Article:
4 Bridges to Explore in Île-de-France
Checkout places to visit in Île-de-France
The most populous of the 18 regions of France. It is located in the north-central part of the country and often called the Paris Region because it includes the city of Paris. Île-de-France is densely populated and economically important: it covers only about 2% of France's territory, but has an official estimated population of 12,213,364 (18.2% of the population of France) and accounts for nearly 30% of the French GDP.
Bridges to Explore in Île-de-France
The Pont Alexandre III is a bridge crossing the Seine between the 7th and 8th arrondissement of Paris. This site is served by the subway station Invalides and the station Invalides of the RER C line. This site is served by the subway station Invalides and the station Invalides of the RER C line. The bridge was intended to symbolize the Franco - Russian friendship, established by the signing of the alliance concluded in 1891 between the Emperor Alexander III and the president of the French Republ
The Pont de Bir-Hakeim is a two-level bridge built in the early 20th century. The upper level of the bridge was used by metro line 6, while the lower level is for motor vehicles. This bridge gives a spectacular view of the Eiffel tower. This bridge was built between 1903 and 1905 to replace the earlier steel footbridge that had been constructed for the World Exhibition in 1878. This bridge has been featured in many movies and is a popular destination in this area.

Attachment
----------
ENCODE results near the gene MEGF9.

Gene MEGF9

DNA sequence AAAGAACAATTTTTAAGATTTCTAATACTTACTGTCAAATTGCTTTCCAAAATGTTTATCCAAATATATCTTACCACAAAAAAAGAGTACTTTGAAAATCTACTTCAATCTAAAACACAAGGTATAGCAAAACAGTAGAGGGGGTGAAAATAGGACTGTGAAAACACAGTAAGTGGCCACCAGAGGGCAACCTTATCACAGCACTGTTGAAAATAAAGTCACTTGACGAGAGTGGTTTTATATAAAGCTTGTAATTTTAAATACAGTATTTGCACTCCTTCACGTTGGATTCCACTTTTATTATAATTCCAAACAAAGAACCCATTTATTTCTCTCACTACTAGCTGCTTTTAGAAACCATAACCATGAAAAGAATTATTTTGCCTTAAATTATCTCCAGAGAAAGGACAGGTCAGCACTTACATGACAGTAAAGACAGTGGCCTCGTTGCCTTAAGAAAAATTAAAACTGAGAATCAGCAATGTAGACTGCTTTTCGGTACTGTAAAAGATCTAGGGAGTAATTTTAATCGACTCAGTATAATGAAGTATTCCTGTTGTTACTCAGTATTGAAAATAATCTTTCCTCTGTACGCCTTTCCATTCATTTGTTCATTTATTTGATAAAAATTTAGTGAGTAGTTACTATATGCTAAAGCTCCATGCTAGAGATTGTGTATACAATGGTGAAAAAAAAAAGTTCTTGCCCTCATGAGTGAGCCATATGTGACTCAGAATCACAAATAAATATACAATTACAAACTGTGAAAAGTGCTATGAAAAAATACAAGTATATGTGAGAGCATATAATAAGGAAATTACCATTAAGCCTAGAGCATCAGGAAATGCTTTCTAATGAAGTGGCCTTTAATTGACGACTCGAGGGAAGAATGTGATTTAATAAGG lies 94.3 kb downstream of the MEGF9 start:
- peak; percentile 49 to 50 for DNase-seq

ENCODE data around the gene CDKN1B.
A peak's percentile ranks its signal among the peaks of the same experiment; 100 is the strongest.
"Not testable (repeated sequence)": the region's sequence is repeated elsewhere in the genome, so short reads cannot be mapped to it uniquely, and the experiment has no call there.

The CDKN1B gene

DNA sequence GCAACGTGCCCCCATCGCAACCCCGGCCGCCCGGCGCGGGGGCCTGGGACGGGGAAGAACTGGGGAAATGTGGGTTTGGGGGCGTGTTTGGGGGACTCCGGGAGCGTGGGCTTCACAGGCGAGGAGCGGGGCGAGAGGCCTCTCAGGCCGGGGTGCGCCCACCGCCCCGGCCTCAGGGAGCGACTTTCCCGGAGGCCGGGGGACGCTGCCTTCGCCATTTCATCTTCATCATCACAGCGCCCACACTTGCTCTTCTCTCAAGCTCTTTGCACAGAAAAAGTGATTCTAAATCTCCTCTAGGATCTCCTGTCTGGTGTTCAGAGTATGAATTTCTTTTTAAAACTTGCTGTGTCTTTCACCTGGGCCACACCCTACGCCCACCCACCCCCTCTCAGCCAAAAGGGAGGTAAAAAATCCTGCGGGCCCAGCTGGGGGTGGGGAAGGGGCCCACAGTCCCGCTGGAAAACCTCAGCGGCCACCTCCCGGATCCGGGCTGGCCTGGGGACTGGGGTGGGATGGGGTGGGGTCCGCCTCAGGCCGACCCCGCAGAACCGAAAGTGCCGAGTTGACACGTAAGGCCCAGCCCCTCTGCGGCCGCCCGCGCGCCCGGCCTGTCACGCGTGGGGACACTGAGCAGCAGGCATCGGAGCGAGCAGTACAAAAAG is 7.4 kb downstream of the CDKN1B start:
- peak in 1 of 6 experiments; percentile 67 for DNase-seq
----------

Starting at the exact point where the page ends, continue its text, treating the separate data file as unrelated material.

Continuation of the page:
Pont des Arts were situated between the Institut de France and the Louvre. Built between 1801 and 1804, it was the first iron bridge in Paris. Reserved for pedestrians, the footbridge makes for a pleasant stroll with family and friends. The bridge has sometimes served as a place for art exhibitions and is today a "studio en Plein air" for painters, artists, and photographers who are drawn to its unique point of view.
The Pont Neuf is considered to be the oldest stone bridge in Paris. Henri IV ordered it to be constructed in 1578. It was designed by Baptiste Du Cerceau and Pierre des Illes, who may have made use of an earlier design by Guillaume Marchand. the Pont-Neuf was the only bridge to span the whole width of the River Seine. It was the only bridge and the first causeway to feature pavements, thus protecting pedestrians from horses and mud.